VietCatholic interviews Dr. Joseph Parkinson on Bioethics in Australia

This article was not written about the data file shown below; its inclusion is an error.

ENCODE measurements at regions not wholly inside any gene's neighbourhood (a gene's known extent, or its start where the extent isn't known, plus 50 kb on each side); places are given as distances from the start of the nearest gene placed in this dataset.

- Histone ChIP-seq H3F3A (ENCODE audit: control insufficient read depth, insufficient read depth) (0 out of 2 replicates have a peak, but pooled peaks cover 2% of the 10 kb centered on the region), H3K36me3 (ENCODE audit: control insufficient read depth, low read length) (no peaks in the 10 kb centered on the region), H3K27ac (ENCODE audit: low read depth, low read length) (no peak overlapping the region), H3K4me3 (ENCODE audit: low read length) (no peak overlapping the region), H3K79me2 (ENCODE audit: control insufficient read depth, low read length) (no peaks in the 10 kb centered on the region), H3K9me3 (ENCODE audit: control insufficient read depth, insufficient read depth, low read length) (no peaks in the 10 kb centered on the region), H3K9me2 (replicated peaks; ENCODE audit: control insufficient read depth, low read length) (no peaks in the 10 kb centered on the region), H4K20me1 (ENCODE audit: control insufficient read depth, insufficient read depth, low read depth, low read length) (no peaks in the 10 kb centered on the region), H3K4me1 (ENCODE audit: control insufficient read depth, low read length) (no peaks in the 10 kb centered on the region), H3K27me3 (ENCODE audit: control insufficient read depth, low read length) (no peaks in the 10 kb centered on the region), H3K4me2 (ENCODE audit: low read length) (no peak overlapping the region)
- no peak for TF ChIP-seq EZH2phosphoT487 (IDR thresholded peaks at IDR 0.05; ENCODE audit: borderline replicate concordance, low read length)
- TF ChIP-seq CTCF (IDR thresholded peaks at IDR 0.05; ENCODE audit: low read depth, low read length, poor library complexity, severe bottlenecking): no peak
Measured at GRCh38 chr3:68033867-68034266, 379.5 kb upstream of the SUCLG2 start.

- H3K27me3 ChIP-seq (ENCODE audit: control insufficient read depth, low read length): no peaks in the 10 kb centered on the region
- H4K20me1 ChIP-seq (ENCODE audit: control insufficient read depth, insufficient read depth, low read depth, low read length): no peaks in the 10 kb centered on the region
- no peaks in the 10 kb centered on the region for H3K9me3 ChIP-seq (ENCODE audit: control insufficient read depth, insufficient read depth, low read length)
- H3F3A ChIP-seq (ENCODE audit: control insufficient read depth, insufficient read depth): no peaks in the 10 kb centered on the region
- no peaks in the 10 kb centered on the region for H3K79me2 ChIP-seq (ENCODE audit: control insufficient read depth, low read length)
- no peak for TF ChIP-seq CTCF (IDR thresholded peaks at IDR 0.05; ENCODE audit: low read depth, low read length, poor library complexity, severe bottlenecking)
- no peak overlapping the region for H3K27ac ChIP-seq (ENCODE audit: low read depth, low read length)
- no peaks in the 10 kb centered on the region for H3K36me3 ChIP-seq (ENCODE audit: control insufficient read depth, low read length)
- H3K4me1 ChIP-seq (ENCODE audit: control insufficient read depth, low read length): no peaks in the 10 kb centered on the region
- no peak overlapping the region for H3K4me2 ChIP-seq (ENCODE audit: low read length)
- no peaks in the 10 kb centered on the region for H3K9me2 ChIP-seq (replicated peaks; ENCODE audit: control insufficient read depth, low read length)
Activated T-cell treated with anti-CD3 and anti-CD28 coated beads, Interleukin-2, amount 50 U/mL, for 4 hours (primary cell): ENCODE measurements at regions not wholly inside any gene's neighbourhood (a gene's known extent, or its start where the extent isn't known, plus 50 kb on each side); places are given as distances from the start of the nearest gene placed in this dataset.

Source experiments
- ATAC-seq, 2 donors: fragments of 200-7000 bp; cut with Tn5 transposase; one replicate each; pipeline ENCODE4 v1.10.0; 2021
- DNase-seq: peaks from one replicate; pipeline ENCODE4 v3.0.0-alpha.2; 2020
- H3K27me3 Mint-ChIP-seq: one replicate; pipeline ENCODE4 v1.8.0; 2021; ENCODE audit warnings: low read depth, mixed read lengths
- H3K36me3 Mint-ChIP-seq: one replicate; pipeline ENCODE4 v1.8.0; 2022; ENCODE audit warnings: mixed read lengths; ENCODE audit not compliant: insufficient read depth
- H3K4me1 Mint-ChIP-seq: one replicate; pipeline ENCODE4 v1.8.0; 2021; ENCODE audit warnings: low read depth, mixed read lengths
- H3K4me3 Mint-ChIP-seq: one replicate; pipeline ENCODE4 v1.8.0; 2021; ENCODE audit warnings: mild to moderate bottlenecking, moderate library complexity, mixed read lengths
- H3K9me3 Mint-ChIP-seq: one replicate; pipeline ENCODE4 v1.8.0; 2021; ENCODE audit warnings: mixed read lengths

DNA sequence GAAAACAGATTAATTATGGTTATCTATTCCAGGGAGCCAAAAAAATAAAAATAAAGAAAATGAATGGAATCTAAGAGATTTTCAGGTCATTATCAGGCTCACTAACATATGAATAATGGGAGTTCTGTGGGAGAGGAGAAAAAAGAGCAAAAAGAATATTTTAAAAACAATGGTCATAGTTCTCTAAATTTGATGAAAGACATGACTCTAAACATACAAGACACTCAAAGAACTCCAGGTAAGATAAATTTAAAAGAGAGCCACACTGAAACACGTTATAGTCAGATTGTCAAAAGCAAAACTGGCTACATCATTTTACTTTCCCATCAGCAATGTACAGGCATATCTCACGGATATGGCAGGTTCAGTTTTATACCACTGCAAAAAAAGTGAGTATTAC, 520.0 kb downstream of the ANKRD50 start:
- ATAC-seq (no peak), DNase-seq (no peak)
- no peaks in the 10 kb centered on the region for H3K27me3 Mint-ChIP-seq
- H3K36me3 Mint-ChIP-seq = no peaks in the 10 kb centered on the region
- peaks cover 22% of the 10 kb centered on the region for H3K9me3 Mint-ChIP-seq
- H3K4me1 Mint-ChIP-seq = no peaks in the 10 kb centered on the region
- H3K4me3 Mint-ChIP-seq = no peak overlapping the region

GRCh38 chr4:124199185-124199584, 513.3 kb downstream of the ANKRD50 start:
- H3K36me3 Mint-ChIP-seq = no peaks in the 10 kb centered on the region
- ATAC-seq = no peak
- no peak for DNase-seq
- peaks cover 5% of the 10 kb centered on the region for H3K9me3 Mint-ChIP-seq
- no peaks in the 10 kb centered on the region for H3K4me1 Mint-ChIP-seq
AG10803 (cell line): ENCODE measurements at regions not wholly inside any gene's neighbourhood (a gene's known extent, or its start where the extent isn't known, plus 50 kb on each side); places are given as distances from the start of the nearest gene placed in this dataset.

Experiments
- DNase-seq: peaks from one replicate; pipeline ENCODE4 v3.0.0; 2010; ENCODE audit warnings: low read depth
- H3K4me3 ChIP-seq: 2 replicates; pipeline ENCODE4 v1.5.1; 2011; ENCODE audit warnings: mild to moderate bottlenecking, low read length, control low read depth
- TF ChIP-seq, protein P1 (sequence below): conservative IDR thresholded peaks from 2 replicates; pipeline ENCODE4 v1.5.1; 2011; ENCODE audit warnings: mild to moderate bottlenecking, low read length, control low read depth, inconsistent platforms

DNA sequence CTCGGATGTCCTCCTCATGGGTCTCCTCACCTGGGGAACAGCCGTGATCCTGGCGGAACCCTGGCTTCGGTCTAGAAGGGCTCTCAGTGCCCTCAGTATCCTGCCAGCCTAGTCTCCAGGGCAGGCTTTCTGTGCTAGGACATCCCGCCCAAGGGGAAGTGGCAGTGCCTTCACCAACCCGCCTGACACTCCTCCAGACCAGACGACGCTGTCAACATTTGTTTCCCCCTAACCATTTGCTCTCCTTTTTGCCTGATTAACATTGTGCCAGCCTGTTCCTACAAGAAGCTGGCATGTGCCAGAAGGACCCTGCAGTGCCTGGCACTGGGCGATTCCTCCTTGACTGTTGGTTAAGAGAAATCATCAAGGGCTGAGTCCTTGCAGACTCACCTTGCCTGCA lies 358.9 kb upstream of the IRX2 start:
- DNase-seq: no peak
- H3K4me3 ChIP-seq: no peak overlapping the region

Interview Rev. Dr. Joseph Parkinson, Director L J Goody Bioethics Centre Background Fr Joseph Parkinson completed undergraduate studies in philosophy and theology at St Charles Regional Seminary, Guildford WA and St Francis Xavier Seminary, Rostrevor SA between 1974 and 1980. After ordination to priesthood in March 1981 he was appointed to a number of parishes before commencing postgraduate studies in moral theology at the Alphonsianum in Rome in 1986. Working under Prof. Terry Kennedy CSsR, he attained a Licence in Theology summa cum laude in 1988. Fr Parkinson then served six years as Director of Youth Ministry in Perth, and two years as Dean of Studies at St Charles Seminary. In 1996 he resumed postgraduate research through the Alphonsianum and the University of Notre Dame Australia in Fremantle WA, and in 2002 was awarded a PhD with distinction for a thesis entitled Material Cooperation and Catholic Institutions: An inquiry into a traditional moral principle and its meaning for Catholic institutions today, with reference to Catholic hospitals in Australia. Following a short spell as parish priest of Bayswater, WA, Fr Parkinson was appointed Director of the L J Goody Bioethics Centre in Glendalough, WA, at the beginning of 2003. Professional Since 1993 Fr Parkinson has presented sessional units in moral philosophy, moral theology and bioethics at St Charles Seminary and the University of Notre Dame Australia, and occasional lectures at other State universities. He regularly presents professional development and adult education programs for educators, health professionals and parishes in Western Australia. For nearly 20 years Fr Parkinson has also worked on numerous ethics committees: 1989-1993 Committee for the Conduct of Ethical Research, Edith Cowan University, WA 1992-1996 Human Rights Committee, University of Western Australia 1997- 2006 Confidentiality of Health Information Committee, Health Dept of WA 1999- St John of God Health Care (Western Region) Ethics Committee 2000- Reproductive Technology Council, Health Dept of WA